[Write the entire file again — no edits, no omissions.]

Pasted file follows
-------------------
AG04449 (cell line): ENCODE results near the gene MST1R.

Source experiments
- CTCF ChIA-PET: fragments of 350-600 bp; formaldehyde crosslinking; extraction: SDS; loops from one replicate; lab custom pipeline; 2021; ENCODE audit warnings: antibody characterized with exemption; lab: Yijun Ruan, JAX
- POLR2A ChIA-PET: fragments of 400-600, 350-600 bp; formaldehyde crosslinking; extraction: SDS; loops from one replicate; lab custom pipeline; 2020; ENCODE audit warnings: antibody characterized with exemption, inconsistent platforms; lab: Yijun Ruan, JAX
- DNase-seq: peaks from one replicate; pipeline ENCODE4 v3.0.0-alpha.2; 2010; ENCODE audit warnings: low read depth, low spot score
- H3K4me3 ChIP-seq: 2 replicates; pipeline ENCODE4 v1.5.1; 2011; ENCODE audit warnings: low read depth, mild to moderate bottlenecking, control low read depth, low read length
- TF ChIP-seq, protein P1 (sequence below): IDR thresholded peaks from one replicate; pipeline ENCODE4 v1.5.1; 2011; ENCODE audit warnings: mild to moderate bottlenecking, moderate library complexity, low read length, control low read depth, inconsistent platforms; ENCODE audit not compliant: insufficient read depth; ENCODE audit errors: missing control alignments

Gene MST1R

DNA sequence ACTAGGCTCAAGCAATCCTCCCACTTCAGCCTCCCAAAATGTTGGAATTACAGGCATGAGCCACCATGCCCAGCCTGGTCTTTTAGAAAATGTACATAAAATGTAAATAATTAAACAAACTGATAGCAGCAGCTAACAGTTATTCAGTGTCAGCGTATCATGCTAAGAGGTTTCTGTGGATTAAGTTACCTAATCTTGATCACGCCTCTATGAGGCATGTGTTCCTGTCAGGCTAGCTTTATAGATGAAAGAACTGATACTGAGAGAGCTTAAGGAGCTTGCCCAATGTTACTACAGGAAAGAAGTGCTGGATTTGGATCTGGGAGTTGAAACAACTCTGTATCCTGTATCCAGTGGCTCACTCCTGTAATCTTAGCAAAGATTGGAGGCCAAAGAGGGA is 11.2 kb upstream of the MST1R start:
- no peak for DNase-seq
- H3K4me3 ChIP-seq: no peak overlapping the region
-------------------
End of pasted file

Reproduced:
AG04449 (cell line): ENCODE results near the gene MST1R.

Source experiments
- CTCF ChIA-PET: fragments of 350-600 bp; formaldehyde crosslinking; extraction: SDS; loops from one replicate; lab custom pipeline; 2021; ENCODE audit warnings: antibody characterized with exemption; lab: Yijun Ruan, JAX
- POLR2A ChIA-PET: fragments of 400-600, 350-600 bp; formaldehyde crosslinking; extraction: SDS; loops from one replicate; lab custom pipeline; 2020; ENCODE audit warnings: antibody characterized with exemption, inconsistent platforms; lab: Yijun Ruan, JAX
- DNase-seq: peaks from one replicate; pipeline ENCODE4 v3.0.0-alpha.2; 2010; ENCODE audit warnings: low read depth, low spot score
- H3K4me3 ChIP-seq: 2 replicates; pipeline ENCODE4 v1.5.1; 2011; ENCODE audit warnings: low read depth, mild to moderate bottlenecking, control low read depth, low read length
- TF ChIP-seq, protein P1 (sequence below): IDR thresholded peaks from one replicate; pipeline ENCODE4 v1.5.1; 2011; ENCODE audit warnings: mild to moderate bottlenecking, moderate library complexity, low read length, control low read depth, inconsistent platforms; ENCODE audit not compliant: insufficient read depth; ENCODE audit errors: missing control alignments

Gene MST1R

DNA sequence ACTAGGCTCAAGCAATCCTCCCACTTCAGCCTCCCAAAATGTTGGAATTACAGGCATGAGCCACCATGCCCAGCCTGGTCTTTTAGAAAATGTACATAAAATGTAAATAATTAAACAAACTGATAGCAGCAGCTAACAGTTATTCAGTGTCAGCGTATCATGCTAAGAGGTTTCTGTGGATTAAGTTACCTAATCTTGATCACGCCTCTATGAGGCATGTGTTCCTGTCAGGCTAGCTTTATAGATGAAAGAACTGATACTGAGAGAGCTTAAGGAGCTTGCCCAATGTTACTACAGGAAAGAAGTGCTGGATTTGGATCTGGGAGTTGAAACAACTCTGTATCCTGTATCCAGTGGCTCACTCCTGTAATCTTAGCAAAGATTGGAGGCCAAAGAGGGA is 11.2 kb upstream of the MST1R start:
- no peak for DNase-seq
- H3K4me3 ChIP-seq: no peak overlapping the region